Free (or Cheap) Volunteer Work in Turkey
Spanning Europe and Asia, Turkey has seen civilisations come and go and picking through their remains provides work for archaeological volunteers. However such projects are rarely cheap and as such are not listed here. Plenty of northern Europeans choose to call Turkey home, attracted by a cheaper cost of living, the sunshine and the warmth of the Turkish people. Many expats busy themselves with pet projects and they, along with their Turkish counterparts, often advertise that they require a hand via the main help exchange websites. And house sitters are often required too when they visit family and friends back home.
Grassroots Volunteering in Turkey
The organisations listed below have either got in touch with us to add their details to this or another of our websites, or we otherwise have reason to believe they are actively looking for international volunteers and charge reasonable or no fees to join in, live and work with them:
Fairy Chimney Inn
This cave hotel within the lunar like landscape of Cappadocia offers a free stay and food to a volunteer able to help out for four or five hours a day around the hotel. A personal assistant to the anthropologist owner is also required. One volunteer at a time is required for four to six weeks. Basic experience or education in the fields of tourism, anthropology, intercultural relationships, etc, or just personal interest and enthusiasm are required. Volunteers should also know their way around computers and MS-Office programs and speak English. German and Turkish language skills are advantageous but not necessary. Former volunteer Brandon Fralic’s article in The Working Traveller, Volunteer Work in a Fairy Chimney Cave Hotel, provides an insight into the duties involved.
Where: Goreme, Cappadocia.
Accommodation & Costs: No fee. Accommodation provided in the hotel.
Other Opportunities to Volunteer in Turkey
Our Turkish is limited to discussing the weather and ordering food so some of the information below might have changed. The last information we had we said that Genctur organises a number of fortnight long volunteer youth workcamps across Turkey each summer. International groups of between 12 and 15 volunteers from several countries take part in the workcamps, working five or six hours a day for one to three weeks. Most of the projects involve manual work such as building a school or health care centre, school garden levelling, digging an irrigation channel, planting trees, working at archaeological sites, and environmental projects such as forest or shore cleaning. There is no upper age limit but volunteers should be a minimum of 18. English is the common language at the camps. Volunteers pay a registration fee of €100 or so and stay mostly in schools or in the village center, sleeping on the floor in sleeping bags. Meals are mostly prepared by villagers but sometimes volunteers cook for themselves. Genctur’s site is in Turkish and applications are accepted only through partners in each country whose contacts can be obtained from email@example.com.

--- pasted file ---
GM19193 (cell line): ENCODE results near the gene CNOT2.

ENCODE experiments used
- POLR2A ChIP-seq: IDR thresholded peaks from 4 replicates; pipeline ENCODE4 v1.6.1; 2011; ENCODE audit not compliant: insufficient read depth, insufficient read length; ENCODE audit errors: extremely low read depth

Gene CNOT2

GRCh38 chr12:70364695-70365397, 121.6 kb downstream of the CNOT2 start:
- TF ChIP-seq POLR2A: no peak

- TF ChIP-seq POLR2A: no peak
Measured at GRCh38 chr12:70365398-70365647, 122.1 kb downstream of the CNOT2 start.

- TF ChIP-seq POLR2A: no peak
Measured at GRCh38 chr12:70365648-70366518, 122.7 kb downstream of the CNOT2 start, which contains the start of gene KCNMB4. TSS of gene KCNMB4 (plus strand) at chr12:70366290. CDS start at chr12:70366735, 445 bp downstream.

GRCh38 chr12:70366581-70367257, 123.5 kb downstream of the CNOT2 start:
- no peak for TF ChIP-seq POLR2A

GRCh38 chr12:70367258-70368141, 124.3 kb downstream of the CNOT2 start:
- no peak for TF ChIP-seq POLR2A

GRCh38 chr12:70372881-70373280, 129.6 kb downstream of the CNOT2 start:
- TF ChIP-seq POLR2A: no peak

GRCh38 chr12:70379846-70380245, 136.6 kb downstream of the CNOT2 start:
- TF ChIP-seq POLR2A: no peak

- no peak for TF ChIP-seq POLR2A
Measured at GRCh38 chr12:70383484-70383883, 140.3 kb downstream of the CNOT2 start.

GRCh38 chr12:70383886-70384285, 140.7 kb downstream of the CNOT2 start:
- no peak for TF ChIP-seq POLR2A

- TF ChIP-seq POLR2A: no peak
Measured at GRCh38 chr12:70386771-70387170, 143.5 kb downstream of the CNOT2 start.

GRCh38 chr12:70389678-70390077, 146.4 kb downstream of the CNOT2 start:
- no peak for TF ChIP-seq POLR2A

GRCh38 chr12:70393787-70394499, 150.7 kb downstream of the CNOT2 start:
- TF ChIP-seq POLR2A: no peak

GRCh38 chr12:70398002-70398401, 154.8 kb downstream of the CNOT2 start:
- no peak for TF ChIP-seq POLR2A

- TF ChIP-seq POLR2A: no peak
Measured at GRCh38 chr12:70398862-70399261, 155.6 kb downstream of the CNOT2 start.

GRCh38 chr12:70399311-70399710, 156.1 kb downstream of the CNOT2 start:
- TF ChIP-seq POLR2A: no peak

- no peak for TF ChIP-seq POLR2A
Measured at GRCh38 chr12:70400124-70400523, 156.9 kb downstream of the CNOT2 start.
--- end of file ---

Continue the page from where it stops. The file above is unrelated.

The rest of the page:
EEC Anglo run an English village programme where students can practice English in an exclusively English speaking environment. They state – on this page aimed at their students on their otherwise up to date website – they create this through “English-speaking volunteers from around the world.” Despite this, the link we had for volunteers is now a dud but previously we had written:
“EEC are looking for native English speakers who love the outdoors, enjoy socialising and getting to know other people and cultures, are adaptable, creative and naturally chatty. Volunteers are sought from all walks of life, ethnic backgrounds, age, and religions. As long as you are a great conversationalist, fun and inquisitive about other people and cultures, then you could be the perfect volunteer.” Volunteers receive full board accommodation in a three star hotel in Fethiye.
Help Exchange Networks in Turkey
Other Ways to Travel or Stay for Free in Turkey
Stay for free in return for caring for local residents’ homes or pets. Join Trusted Housesitters to live rent free as a house sitter (Americans may prefer this link). Turkey usually has house sits available but, if not, you can get a free Airbnb credit from us here.
Volunteering for a slice of Turkish life – An Irish Times piece about WWOOFing in Turkey.
Living and Volunteering in Cappadoccia – Crystle-Day and Julian volunteered in Cappadocia for a month with the Fairy Chimney Inn, assisting the hotel manager with housekeeping and setting up breakfast.
* not all these volunteer experiences are with grassroots NGOs or low cost organisations